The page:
The blind leading the blind

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This article is about the metaphor. For the painting by Pieter Bruegel based on the metaphor, see The Blind Leading the Blind.
The Blind Leading the Blind, Pieter van der Heyden after Hieronymus Bosch, c. 1561.

"The blind leading the blind" is a metaphor used in antiquity, notably by Jesus in the Matthew 15:13-14 and Luke 6:39-40, as well as in the non-canonical Gospel of Thomas (Saying 34).[1]

In Matthew, Jesus responds to a question about the Pharisees saying:

He replied, "Every plant that my heavenly Father has not planted will be pulled up by the roots. Leave them; they are blind guides [of the blind]. If a blind man leads a blind man, both will fall into a pit."

— Matthew 15:13-14, New International Version

The use in Luke has a different context:

He also told them this parable: "Can a blind man lead a blind man? Will they not both fall into a pit? A student is not above his teacher, but everyone who is fully trained will be like his teacher."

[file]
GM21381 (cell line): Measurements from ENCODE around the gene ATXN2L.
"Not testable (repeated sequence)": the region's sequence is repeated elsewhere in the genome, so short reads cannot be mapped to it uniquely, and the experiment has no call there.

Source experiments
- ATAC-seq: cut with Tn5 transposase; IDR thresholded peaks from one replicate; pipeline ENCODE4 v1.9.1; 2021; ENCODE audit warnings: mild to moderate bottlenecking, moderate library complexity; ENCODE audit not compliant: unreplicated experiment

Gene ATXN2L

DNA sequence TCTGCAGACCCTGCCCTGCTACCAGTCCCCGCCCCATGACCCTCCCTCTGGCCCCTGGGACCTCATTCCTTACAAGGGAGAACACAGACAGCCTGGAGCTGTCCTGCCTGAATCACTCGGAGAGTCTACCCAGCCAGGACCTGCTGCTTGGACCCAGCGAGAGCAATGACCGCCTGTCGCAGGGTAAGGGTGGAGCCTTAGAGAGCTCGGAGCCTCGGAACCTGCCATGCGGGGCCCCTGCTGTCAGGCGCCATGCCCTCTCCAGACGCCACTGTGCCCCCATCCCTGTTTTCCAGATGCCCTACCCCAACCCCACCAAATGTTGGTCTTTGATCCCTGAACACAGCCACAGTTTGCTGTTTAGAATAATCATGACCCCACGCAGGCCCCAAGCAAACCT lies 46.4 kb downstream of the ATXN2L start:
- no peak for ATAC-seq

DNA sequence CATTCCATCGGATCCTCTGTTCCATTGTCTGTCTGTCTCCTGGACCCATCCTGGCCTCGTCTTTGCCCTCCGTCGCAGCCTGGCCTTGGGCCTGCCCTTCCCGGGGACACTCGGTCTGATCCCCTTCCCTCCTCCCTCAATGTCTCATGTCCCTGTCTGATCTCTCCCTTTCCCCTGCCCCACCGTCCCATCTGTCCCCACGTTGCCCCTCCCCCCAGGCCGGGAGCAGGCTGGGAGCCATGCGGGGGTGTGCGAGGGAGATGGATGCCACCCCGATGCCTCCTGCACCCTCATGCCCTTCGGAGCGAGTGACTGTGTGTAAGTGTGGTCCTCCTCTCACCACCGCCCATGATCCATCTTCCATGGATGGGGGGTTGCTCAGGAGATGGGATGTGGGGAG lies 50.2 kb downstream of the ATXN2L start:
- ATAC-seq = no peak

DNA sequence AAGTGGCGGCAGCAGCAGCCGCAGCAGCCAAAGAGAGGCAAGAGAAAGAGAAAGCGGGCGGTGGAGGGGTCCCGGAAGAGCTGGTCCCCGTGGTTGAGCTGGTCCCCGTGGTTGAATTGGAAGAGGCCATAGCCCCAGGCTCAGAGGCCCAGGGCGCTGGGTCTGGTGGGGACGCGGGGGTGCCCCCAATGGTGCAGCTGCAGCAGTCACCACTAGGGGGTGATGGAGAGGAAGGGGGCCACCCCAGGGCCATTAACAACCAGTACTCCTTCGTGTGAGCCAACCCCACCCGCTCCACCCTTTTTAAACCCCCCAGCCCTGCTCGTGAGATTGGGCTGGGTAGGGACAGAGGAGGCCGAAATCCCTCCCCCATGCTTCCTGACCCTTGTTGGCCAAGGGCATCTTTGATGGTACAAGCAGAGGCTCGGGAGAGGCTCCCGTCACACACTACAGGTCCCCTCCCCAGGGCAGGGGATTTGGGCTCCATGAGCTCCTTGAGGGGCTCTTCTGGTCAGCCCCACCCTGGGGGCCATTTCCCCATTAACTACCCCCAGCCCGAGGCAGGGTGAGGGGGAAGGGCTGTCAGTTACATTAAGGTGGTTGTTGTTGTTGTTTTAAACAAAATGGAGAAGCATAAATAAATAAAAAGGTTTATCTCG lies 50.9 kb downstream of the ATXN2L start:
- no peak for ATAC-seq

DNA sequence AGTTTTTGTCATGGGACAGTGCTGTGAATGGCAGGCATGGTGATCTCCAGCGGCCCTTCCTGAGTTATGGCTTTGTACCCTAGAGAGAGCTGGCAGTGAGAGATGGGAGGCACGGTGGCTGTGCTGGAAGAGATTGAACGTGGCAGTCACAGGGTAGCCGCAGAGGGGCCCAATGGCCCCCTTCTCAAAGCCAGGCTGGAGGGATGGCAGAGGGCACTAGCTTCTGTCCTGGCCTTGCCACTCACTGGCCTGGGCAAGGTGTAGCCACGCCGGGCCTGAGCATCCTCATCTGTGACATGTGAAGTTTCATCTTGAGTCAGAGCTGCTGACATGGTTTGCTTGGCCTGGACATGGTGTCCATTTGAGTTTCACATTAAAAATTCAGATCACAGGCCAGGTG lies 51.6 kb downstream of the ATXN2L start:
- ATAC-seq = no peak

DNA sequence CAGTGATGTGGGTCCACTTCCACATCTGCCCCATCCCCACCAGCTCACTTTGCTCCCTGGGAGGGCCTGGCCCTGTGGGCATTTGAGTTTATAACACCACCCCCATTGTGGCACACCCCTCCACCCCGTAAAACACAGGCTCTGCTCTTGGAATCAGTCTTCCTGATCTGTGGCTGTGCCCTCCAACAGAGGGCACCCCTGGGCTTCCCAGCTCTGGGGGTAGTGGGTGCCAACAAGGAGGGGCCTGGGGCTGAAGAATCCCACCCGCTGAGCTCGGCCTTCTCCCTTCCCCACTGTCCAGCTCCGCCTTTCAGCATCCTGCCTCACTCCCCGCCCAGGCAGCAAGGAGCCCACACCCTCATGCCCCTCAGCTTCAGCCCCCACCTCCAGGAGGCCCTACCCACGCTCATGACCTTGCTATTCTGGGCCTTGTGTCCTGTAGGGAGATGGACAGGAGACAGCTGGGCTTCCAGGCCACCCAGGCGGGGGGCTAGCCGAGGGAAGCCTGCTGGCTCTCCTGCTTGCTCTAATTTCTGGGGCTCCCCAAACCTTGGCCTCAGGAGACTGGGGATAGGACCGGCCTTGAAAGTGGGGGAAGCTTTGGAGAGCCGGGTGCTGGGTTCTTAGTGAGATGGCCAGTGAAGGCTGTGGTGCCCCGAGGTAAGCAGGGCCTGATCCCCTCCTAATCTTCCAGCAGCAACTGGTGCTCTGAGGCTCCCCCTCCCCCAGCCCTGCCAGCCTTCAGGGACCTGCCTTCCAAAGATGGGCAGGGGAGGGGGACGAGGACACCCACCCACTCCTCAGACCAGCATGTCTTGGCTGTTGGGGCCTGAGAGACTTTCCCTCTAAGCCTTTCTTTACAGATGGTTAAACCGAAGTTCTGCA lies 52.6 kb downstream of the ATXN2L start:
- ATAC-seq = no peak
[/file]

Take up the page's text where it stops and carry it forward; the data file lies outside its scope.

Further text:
— Luke 6:39-40, New International Version

A number of illustrations of the New Testament metaphor exist, the most famous being The Blind Leading the Blind by Pieter Bruegel the Elder.

The metaphor had proverbial status in antiquity[2] and a similar metaphor occurs in the Katha Upanishad: "Abiding in the midst of ignorance, thinking themselves wise and learned, fools go aimlessly hither and thither, like blind led by the blind."[3]

See also[edit]


  1. ^ Gospel of Thomas: Lamb translation and Patterson/Meyer translation.
  2. ^ Joel B. Green, The Gospel of Luke, Eerdmans, 1997, ISBN 0-8028-2315-7, p. 278.
  3. ^ Juan Mascaró (tr), The Upanishads, Penguin Classics, 1965, ISBN 0-14-044163-8, p. 58.